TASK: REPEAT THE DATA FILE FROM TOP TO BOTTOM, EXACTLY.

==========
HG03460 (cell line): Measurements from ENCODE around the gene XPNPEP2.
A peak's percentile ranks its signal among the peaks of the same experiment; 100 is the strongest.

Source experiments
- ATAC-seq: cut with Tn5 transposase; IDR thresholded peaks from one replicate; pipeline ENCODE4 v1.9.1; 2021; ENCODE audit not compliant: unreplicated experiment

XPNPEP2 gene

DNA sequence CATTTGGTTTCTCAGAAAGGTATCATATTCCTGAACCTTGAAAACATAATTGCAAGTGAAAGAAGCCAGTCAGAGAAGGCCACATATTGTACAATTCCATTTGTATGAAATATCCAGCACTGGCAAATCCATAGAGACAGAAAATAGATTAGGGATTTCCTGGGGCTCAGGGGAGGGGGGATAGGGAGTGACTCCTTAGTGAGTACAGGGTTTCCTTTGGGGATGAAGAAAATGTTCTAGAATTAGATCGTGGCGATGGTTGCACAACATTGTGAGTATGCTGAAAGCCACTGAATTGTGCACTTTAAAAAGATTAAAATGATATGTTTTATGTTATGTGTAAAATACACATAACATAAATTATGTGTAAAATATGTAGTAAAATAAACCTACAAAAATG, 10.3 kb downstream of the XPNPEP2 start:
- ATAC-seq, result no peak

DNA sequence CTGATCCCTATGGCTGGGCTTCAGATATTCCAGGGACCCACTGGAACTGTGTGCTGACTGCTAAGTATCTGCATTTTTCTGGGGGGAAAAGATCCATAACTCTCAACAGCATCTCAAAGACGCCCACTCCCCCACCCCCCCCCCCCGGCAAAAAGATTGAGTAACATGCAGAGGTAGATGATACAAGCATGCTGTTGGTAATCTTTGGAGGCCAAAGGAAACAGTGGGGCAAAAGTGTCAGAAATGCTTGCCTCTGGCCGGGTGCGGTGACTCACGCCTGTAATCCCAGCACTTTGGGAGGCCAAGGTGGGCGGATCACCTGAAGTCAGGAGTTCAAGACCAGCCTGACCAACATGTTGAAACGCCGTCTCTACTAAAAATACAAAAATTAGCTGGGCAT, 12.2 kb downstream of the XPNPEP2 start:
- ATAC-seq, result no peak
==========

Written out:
HG03460 (cell line): Measurements from ENCODE around the gene XPNPEP2.
A peak's percentile ranks its signal among the peaks of the same experiment; 100 is the strongest.

Source experiments
- ATAC-seq: cut with Tn5 transposase; IDR thresholded peaks from one replicate; pipeline ENCODE4 v1.9.1; 2021; ENCODE audit not compliant: unreplicated experiment

XPNPEP2 gene

DNA sequence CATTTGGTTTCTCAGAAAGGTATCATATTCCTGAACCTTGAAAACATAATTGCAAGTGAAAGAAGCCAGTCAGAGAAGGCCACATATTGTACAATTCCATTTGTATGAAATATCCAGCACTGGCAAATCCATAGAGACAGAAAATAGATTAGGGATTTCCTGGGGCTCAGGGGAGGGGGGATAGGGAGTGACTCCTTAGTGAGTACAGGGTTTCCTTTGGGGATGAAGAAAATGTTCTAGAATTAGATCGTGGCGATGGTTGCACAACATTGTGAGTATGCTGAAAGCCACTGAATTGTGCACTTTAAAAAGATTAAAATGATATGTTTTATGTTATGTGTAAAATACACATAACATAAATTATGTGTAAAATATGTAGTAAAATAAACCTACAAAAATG, 10.3 kb downstream of the XPNPEP2 start:
- ATAC-seq, result no peak

DNA sequence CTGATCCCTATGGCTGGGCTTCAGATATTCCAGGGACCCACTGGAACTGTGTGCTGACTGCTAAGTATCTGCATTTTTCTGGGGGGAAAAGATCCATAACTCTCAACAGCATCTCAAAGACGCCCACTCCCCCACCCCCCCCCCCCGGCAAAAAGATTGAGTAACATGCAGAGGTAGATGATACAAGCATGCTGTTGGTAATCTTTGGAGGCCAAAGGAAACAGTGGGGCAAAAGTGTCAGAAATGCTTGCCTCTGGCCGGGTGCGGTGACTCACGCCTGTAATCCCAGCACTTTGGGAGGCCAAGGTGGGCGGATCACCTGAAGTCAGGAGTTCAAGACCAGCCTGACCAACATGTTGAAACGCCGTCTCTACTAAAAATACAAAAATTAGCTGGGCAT, 12.2 kb downstream of the XPNPEP2 start:
- ATAC-seq, result no peak